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Tribal-culture classes near reservations prove popular
Students in White Swan, Yakima County, are taking advantage of a new tribal-sovereignty curriculum, which covers the history, culture and governments of tribes.
WHITE SWAN, Yakima County — A picture of Chief Little Crow was plastered across the first page of a PowerPoint presentation that 13-year-old Brandon Spencer was assembling at White Swan High recently.
"He's part of a Sioux tribe and I'm part of a Sioux tribe," the eighth-grader and Yakama tribal member said about the chief who led the Mdewakanton Dakota Sioux in the mid-1800s.
Sitting next to Spencer was Darnell Williams. He was working on a presentation about Chief Sitting Bull of the Hunkpapa Lakota Sioux.
"He was a good chief," Williams said. "He was tough."
Both Spencer and Darnell are taking a recently implemented tribal sovereignty class in the Mt. Adams School District.
"I like this class because I can learn more about my culture, my tribe and other tribes," Spencer said.
Adopted by the state Office of the Superintendent of Public Instruction, the tribal-sovereignty curriculum, which covers the history, culture and governments of tribes, is available to school districts across the state. It can be used in elementary, middle and high schools, and to satisfy social-studies credit requirements. Education plans in the curriculum can be modified to fit each district and corresponding tribe.
The curriculum is open to all students and is not designed only to teach members of the state's 29 federally recognized tribes.
The online curriculum is the result of a bill signed into law by Gov. Chris Gregoire in 2005 that encourages school districts on or near Indian reservations to incorporate tribal studies.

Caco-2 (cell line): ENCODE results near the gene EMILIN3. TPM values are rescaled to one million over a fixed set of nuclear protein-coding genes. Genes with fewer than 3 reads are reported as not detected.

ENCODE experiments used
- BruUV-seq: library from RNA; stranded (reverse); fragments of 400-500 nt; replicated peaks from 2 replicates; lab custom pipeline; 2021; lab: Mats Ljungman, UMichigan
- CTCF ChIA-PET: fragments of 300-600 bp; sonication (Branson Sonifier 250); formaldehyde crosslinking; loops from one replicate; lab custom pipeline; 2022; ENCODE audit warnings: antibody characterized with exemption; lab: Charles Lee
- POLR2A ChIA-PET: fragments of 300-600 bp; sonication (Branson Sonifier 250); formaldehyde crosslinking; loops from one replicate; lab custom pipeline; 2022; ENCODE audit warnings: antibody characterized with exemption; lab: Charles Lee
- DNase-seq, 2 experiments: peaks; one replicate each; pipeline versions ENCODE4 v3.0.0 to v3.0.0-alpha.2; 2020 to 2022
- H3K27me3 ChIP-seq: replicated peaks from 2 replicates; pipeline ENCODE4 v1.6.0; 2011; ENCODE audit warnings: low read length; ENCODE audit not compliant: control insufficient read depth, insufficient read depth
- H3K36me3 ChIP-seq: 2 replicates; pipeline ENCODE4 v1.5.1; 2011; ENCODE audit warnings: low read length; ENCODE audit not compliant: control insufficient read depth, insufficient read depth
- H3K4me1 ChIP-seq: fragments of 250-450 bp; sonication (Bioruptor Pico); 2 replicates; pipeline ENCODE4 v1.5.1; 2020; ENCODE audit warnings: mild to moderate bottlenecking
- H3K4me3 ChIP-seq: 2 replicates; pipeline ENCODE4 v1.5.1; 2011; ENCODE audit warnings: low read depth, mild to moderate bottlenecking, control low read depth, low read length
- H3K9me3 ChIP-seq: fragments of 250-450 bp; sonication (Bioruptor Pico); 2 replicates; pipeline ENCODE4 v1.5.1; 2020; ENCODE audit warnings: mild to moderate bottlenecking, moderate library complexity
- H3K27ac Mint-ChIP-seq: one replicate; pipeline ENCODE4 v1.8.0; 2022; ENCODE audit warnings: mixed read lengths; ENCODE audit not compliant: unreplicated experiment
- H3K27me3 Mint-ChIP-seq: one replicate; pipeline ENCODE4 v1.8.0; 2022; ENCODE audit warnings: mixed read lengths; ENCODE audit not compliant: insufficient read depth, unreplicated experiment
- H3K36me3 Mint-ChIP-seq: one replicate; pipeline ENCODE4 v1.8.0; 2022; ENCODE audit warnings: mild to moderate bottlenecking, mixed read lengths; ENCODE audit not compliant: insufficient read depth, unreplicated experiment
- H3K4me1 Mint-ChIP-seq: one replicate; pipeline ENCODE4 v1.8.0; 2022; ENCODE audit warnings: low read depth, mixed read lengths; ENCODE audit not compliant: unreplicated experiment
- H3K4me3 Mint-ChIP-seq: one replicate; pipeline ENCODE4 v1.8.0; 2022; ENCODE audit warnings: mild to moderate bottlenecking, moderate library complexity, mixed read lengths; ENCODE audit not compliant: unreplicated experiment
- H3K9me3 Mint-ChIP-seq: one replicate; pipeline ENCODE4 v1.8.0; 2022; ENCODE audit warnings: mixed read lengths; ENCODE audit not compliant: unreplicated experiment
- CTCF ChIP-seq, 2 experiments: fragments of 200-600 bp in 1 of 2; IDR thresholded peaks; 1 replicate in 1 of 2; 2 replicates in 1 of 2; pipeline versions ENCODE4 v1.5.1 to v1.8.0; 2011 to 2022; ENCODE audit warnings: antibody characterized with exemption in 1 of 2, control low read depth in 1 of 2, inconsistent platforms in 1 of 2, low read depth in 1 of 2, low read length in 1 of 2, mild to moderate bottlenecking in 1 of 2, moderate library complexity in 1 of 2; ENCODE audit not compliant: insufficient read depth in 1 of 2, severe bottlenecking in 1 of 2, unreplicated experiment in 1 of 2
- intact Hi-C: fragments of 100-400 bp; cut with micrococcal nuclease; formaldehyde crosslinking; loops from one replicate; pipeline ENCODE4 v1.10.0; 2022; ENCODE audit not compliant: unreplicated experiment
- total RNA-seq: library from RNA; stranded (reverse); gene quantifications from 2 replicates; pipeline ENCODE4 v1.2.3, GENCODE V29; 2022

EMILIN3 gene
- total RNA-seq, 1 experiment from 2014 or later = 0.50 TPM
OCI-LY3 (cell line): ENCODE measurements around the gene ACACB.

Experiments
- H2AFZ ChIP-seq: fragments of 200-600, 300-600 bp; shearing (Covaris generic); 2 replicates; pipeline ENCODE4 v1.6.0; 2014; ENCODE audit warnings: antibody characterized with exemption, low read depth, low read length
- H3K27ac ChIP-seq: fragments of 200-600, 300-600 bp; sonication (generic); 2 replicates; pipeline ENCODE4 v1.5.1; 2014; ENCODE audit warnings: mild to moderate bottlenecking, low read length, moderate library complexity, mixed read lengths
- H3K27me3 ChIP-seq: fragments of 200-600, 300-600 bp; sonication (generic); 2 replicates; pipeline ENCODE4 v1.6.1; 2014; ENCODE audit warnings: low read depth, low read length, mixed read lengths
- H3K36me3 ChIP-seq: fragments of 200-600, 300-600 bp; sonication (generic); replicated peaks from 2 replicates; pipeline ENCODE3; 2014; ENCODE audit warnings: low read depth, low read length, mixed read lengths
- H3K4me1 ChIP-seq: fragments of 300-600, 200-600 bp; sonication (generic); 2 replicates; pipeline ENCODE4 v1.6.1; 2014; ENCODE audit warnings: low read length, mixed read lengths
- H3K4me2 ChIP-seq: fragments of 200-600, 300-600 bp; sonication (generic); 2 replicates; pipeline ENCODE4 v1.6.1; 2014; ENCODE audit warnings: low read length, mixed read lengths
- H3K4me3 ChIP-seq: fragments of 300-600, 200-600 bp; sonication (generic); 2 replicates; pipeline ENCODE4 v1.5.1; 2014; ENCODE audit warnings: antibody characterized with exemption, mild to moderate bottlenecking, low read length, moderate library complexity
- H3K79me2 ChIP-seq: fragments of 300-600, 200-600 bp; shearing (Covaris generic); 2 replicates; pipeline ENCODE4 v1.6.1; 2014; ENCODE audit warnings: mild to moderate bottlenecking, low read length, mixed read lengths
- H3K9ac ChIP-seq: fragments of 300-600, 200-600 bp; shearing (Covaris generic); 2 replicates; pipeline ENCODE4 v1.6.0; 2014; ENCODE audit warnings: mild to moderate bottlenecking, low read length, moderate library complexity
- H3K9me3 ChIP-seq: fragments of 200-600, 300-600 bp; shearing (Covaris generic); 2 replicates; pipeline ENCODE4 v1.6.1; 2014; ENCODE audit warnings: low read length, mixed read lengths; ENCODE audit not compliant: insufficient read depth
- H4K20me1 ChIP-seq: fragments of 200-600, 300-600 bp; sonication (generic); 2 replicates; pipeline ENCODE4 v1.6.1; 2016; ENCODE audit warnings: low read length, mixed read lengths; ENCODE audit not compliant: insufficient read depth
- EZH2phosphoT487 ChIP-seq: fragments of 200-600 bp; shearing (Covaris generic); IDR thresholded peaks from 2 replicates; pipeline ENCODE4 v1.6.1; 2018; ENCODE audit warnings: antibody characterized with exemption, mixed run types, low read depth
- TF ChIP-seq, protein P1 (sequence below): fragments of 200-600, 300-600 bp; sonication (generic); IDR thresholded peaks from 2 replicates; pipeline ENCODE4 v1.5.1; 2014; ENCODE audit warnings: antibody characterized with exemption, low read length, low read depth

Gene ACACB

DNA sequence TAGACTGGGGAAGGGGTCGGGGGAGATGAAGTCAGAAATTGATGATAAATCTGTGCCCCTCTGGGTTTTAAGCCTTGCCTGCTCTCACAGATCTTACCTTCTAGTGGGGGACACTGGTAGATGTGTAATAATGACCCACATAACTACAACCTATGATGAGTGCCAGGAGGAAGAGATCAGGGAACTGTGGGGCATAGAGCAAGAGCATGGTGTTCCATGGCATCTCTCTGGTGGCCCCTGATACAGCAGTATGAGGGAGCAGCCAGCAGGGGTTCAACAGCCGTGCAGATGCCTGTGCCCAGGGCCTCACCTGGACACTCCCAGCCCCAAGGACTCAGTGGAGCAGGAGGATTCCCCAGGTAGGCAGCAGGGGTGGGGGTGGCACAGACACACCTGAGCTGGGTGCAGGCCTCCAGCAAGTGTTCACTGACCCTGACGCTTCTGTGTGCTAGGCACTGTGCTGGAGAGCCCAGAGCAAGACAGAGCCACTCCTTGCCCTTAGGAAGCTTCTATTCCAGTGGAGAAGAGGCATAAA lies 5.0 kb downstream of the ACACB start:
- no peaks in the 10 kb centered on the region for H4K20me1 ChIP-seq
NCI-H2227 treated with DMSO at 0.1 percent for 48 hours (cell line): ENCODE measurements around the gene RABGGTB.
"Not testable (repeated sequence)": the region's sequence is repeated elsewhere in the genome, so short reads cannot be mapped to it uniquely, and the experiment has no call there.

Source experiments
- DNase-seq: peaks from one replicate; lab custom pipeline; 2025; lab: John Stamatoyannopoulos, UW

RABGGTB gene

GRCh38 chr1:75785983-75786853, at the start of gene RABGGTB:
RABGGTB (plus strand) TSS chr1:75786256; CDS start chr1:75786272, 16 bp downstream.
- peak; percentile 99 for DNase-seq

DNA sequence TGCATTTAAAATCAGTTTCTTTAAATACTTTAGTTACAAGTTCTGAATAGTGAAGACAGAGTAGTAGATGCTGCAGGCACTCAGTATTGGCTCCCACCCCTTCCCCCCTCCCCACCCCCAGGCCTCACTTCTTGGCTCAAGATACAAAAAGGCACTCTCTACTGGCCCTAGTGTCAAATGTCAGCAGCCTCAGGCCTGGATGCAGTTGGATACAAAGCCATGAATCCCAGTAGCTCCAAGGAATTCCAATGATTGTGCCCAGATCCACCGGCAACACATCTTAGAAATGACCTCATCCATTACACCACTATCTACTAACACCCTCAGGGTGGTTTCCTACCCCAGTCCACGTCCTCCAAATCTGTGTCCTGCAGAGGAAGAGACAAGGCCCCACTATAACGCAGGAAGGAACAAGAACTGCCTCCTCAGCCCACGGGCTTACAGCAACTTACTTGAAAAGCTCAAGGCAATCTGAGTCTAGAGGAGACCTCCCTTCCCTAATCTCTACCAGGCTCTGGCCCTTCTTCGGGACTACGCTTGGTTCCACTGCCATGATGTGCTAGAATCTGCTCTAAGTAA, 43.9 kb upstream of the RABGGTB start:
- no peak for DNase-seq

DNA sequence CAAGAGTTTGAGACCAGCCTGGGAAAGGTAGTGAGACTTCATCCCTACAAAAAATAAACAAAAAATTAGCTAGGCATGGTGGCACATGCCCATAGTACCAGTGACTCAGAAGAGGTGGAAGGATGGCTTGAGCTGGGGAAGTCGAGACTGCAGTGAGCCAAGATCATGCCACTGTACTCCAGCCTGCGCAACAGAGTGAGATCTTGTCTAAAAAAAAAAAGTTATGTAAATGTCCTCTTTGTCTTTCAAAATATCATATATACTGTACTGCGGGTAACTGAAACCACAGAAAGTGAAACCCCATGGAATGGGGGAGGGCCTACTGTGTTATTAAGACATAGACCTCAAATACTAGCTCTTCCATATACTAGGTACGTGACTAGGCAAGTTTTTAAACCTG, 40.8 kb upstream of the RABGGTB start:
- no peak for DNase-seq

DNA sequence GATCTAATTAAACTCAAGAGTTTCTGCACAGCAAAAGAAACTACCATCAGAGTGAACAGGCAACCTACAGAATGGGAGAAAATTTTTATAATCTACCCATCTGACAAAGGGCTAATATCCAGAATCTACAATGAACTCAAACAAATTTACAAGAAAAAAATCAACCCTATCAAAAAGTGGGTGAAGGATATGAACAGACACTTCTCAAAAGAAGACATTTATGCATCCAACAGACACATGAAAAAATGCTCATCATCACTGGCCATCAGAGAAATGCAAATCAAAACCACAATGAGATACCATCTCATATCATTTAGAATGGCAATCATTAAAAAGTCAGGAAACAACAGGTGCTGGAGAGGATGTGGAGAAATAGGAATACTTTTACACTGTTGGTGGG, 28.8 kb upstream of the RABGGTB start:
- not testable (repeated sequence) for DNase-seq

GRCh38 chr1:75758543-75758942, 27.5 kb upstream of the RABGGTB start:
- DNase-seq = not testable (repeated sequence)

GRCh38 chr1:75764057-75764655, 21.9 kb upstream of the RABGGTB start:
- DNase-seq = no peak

For the past seven years, tribes across the state have been working with educators in their districts to develop the curriculum, which can be found at indian-ed.org.
Also covered in the curriculum are the treaties Northwestern tribes signed with the U.S. government, and how their traditional hunting, fishing and food-gathering rights in their original territories were reserved.
The curriculum also has drawn the interest of Heritage University in Toppenish, Yakima County, which plans to use it in its indigenous-studies program next year, said Winona Wynn, head of the university English and humanities department.
At White Swan High School, the class has generated excitement among students who otherwise lost interest in school, said language-arts teacher Peggy Sanchey, who teaches the tribal-sovereignty class. She said some students are spending two hours after school working on tribal-sovereignty projects, and parents who never graduated are asking about the class.
Their inquiries have school officials discussing whether to begin a GED program attached to a tribal-sovereignty class for adults, she said.
Sanchey believes student scores in White Swan will improve with the new curriculum because it offers Native American students a sense of pride about their heritage, something formal public-school settings once strived to strip away.